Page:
Nominations for candidates:

At the last December 2008 elections, it is reported by NGO Sujon that BNP nominated 4 convicts, 16 accused, 12 loan defaulters,7 relatives of top party leaders and one corruption suspect, while AL nominated 10 accused, 1 convict, 8 loan defaulters, two relatives of top party leaders and one corruption suspect. JP nominated 1 convict, and 4 loan defaulters, while Jamaat-e-Islami nominated 3 accused and one corruption suspect and other parties nominated 10 loan defaulters (The Daily Star: 4th December 2008).

Voting pattern:

The voting pattern shows that the mainstream parties have committed voters who would not change their votes under any circumstances. During the last four elections, it is estimated roughly on an average, 33% of the poplar vote is for the BNP, while the AL has about 37% and leaving 11% to the rest of parties. The most important is 19% of the floating or uncommitted voters. It is the floating voters who determine the result of the election.

It’s perhaps a sad truth of politics that people prefer to vote for the most likable candidates over the ones that are more experienced or honest that offer better policies for their constituency. Many great candidates are discarded at an election. There is a saying the people get the government they deserve.

Election -running involves huge costs. To get a nomination from a major party is the first hurdle because candidates are reportedly required to donate huge sums to the party and thereafter there is the cost of running the election campaign. Therefore only the businesspersons can afford to run the election and professionals and other section of civil society do not come forward because they cannot spend such big amount of money.

As a result, the proportion of businesspersons as MPs has increased in the parliament year after year. At the ninth parliament after 2008 election, according to TIB 56% of the MPs are businesspersons and lawyers are only 20% and teachers 17%, although only 8% voters want MPs from the business community. Furthermore 55% MPs in the current parliament have no parliamentary experience (Survey by TIB).

Role of the Returning officers:

The Election Commission is an independent constitutional body. However the Constitution is silent about the independence of the secretariat that provides logistical and operational functions to the Election Commission.In 2008 elections, Deputy Commissioners are appointed as Returning Officers (RO) in 64 districts, for 300 constituencies and 35,263 were appointed as presiding officers, one each for each polling centre. To assist the presiding officers, 1,77, 277 assistant presiding officers and 3,54,554 polling officers were appointed ( See Sakhawat Hussain: Electoral Reforms in Bangladesh: 2012).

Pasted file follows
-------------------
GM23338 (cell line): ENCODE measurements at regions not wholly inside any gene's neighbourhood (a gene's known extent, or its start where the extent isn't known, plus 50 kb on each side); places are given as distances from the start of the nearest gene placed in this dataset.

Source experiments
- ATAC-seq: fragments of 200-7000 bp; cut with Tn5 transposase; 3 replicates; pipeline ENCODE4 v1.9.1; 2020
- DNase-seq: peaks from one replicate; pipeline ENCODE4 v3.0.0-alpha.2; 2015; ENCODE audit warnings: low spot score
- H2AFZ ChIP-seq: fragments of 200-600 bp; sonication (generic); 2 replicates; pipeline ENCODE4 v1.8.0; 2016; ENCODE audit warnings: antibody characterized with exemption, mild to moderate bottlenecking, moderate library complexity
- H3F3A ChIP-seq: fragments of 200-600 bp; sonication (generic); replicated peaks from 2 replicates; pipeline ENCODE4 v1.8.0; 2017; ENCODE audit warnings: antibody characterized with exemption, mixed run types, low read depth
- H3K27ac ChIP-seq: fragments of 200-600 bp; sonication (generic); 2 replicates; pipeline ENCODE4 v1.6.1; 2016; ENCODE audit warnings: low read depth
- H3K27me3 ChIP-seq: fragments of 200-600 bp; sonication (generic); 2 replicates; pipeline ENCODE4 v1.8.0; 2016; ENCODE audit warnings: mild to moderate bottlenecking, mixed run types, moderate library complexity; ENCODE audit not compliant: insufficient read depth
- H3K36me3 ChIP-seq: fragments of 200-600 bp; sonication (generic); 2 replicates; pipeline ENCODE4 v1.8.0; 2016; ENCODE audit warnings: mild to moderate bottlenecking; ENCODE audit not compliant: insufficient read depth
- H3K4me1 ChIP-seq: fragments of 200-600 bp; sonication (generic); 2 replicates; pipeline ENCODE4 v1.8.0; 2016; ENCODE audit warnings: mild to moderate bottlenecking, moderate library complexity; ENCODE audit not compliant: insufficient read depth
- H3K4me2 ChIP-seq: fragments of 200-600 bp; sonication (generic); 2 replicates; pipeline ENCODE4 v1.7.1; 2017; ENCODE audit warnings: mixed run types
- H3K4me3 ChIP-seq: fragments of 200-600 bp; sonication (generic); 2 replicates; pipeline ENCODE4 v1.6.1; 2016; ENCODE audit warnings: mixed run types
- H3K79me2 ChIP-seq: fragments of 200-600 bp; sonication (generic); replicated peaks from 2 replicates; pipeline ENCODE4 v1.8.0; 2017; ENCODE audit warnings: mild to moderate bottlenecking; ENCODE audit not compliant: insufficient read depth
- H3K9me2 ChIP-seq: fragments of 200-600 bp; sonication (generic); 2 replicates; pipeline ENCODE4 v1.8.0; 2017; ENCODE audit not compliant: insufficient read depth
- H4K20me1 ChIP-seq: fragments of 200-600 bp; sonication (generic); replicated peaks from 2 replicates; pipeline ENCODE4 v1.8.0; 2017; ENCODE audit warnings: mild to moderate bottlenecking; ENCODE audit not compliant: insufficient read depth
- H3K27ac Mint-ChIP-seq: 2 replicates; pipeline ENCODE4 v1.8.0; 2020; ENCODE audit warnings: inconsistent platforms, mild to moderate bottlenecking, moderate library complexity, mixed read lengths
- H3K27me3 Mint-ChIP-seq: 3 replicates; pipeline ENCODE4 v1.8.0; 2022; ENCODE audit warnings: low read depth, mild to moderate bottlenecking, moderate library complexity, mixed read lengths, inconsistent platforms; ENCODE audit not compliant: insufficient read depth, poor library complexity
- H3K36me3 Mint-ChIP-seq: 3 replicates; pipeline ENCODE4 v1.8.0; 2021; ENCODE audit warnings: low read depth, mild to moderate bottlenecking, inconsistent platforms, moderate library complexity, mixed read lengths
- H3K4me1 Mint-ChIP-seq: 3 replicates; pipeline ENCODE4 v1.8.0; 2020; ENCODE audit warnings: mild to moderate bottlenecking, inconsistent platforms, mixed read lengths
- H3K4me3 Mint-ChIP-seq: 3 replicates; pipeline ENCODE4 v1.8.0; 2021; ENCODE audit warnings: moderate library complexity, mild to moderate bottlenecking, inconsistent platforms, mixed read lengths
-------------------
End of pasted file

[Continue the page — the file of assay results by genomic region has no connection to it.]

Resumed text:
According to the former Election Commissioner Brig. Gen. Sakhawat Hussain almost all of these officials were government servants who “are the kingpin in any given election”. He writes in his book: “the most important is that RO at the constituency or administrative district level and ARO at the Upazilla level who under the law given with enormous power in the conduct of the election”. He recorded allegations of manipulation of election results at RO’s level to alter the results of polling centres. He cited: “one such case was in Sadar Munshiganj constituency in 2001. The result was manipulated by then RO in favour of a BNP candidate against rival AL candidate.” (page 69 of the book).

Government servants should be impartial and non-political persons. They are paid by tax payers and should serve people. However regrettably in Bangladesh since 1991 government servants remain highly politicised by their political masters whoever in power.

Concluding remarks:

Given the circumstances, many suggest that the Election Commission should appoint all 64 Returning Officers to conduct the elections and therefore the manpower of the Commission needs to be strengthened. It cannot be denied that there is a pressure from within and outside to hold free, credible and inclusive parliamentary election and in politics nothing is impossible and in that context, major political parties will hopefully come to an understanding in holding a credible, fair and inclusive next parliamentary election to fulfill the wishes and aspirations of the people in the country. I am confident that our political leaders will not and must not fail the people. After all, the constitution in Article 7 asserts that all powers belong to people.